A SCHOOL in South Africa has become embroiled in a row over a pupil’s ‘demonical’ art exhibition that depicted Jesus as a clown – and almost reduced a pastor to tears.
Quick to enter the fray was the Freedom Front Plus party, created provide a political home for white, conservative Afrikaners. Its education spokesperson, Wynand Boshoff, above, has demanded to know why images of “clown” Jesus and demons were put on show at the Richards Bay’s Grantleigh Curro school exhibition, while it’s forbidden to exhibit the old apartheid regime’s flag.
Boshoff said in a statement:
The FF Plus shares the shocked sentiments of Christian groups in response to the artworks of a learner at the Curro school.
He added that in the run-up to a democratic government in 1994, the FF Plus endeavoured to promote group rights, which created a space for cultural and religious communities to maintain and express their convictions.
Education and training are particularly important in this context. The then-[National Party] and [Democratic Party], however, preferred the radical individualism of the liberal constitutional state. In pursuance of this ideology, it is not only education in Afrikaans that is being eroded, but also education with a Christian foundation.
The party intends monitoring developments around the controversy, and re-emphasised its commitment to education and training of a Christian nature.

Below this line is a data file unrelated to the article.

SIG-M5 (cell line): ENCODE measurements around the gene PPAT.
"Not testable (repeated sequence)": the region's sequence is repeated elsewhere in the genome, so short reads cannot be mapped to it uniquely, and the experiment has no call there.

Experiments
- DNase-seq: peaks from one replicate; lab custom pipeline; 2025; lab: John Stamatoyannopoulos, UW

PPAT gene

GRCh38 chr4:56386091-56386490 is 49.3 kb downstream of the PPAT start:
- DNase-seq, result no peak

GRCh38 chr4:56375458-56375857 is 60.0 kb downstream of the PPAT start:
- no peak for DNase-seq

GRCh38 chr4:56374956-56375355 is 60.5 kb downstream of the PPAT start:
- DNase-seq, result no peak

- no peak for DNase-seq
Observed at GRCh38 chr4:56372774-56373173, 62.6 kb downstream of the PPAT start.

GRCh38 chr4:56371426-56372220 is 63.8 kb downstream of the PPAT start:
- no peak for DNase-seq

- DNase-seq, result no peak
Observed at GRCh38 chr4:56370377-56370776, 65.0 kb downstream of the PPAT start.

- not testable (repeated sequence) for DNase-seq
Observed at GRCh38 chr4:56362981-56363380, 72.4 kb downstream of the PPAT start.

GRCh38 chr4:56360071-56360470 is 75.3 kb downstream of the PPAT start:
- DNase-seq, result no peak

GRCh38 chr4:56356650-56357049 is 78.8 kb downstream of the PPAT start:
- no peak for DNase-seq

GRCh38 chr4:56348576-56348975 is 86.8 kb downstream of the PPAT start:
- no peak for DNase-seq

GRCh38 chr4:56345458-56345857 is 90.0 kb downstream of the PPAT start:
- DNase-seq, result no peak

The Apostolic Faith Mission pastor who set off alarm bells over the exhibition was Andrew Anderson, above, father of a pupil at the school.
Anderson has called for a protest over the work, which includes a picture of Leonardo da Vinci’s Last Supper with dollar signs on the lintel behind Jesus and torn pages from the Bible placed on the torso of a horned sculpture. The choked up pastor, who videoed the “blasphemous” exhibits, said:
My God is no clown. It felt like we were crucifying Jesus all over again. Everything is demonic powers, demonic things being displayed. You can feel the demons, you can feel the presence of this evil spirit. I thought this can’t be. This can’t be right.
He also believes that works like these contribute to societal problems such as murder and divisions, and will also cause “seemingly inexplicable problems” at the school.
The artist’s name was not immediately available, but the Zululand Observer reported that the pupil explained the artwork:
Demonstrates organised religion’s preoccupation with making money and its exploitation of those with blind faith.
Anderson’s video, posted to Facebook, set off a flurry of comments condemning the school, which responded with a statement that said:
Curro are cognisant of the allegations made on social media and the matter is currently subject to an internal investigation. Curro reiterates that comments made about the school, the artwork and the learner are not an accurate reflection of our school and the situation referred to, and we reserve the right to withhold comment until the internal investigation has concluded.
It said the group does adopt a Christian ethos, with the values of the Christian faith upheld.
Curro accordingly welcomes, values and respects members of staff and learners from different faiths, with their accompanying views.
But while welcoming comment and discussion, it would:
Not condone cyber bullying, religious intolerance, hate speech, derogatory language, misrepresentation and comments reflecting negatively on the Curro brand on any social media pages.